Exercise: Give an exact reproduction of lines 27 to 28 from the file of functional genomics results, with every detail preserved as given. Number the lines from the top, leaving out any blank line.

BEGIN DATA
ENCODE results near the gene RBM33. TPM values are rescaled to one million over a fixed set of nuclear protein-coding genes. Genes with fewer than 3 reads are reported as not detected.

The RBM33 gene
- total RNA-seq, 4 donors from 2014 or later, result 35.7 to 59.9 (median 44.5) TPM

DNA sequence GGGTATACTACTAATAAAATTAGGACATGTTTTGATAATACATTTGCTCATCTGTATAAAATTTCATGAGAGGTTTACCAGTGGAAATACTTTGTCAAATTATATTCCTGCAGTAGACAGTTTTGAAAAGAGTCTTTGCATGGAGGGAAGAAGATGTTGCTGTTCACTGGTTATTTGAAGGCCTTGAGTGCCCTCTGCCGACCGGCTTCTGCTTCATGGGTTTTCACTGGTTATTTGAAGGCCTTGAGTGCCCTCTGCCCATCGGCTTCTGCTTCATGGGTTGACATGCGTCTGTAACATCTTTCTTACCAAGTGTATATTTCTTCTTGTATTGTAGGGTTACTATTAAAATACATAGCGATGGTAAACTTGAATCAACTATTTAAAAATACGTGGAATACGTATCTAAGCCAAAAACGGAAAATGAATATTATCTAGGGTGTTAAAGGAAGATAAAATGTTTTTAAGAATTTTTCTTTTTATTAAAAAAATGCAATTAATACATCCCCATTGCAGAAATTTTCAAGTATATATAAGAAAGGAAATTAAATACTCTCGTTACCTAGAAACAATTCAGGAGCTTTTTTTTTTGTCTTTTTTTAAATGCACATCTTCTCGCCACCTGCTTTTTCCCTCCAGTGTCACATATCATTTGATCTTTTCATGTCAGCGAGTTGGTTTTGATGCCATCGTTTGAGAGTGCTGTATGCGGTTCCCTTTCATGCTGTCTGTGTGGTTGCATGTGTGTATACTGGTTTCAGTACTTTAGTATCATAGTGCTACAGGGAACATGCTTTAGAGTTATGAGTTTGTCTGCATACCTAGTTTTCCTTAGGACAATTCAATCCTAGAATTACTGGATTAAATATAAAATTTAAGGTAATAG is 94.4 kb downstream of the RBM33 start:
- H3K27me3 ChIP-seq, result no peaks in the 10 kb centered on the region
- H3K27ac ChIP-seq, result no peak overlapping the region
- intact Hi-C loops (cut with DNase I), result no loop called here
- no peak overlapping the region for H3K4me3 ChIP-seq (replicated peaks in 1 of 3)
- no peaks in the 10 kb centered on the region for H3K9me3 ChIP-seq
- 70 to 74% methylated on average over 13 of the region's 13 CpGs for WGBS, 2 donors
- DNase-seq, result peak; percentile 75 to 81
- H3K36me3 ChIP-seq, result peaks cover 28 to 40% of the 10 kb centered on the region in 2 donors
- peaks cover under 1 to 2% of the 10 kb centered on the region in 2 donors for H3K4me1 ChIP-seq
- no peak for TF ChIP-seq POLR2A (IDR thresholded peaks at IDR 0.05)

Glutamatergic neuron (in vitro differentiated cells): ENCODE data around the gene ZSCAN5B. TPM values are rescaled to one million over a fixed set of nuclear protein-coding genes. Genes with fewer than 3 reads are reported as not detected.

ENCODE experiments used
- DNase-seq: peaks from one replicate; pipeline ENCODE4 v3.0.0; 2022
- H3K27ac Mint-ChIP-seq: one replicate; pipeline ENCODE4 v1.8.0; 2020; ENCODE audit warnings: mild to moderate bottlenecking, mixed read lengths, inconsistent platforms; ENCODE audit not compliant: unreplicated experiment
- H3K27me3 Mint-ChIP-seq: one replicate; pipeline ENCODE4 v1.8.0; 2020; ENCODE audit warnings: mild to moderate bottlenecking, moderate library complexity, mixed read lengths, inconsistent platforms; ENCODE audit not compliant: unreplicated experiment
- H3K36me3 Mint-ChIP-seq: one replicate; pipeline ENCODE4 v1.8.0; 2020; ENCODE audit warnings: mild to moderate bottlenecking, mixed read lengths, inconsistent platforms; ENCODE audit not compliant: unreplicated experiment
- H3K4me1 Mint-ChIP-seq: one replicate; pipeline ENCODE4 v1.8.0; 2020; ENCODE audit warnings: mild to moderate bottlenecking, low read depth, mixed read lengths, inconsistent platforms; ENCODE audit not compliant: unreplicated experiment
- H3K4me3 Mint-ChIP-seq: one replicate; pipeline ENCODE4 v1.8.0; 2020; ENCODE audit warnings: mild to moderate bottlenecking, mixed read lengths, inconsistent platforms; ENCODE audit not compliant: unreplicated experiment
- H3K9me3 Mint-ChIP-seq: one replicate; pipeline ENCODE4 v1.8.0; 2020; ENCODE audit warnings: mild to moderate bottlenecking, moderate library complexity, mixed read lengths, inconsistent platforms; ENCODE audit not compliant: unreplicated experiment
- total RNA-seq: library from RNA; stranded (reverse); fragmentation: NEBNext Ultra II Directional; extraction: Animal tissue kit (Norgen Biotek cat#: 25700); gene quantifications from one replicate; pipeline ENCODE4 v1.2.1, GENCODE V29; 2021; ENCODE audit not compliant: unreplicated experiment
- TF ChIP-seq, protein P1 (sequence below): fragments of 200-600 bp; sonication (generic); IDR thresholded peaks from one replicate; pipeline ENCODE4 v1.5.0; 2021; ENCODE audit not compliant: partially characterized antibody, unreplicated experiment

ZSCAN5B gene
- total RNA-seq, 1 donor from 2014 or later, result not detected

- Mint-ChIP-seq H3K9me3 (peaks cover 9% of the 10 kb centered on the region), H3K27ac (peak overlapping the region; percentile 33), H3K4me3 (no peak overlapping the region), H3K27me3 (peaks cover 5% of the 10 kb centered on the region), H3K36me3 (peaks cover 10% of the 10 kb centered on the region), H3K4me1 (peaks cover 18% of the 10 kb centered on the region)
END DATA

- total RNA-seq, 1 donor from 2014 or later, result not detected

- Mint-ChIP-seq H3K9me3 (peaks cover 9% of the 10 kb centered on the region), H3K27ac (peak overlapping the region; percentile 33), H3K4me3 (no peak overlapping the region), H3K27me3 (peaks cover 5% of the 10 kb centered on the region), H3K36me3 (peaks cover 10% of the 10 kb centered on the region), H3K4me1 (peaks cover 18% of the 10 kb centered on the region)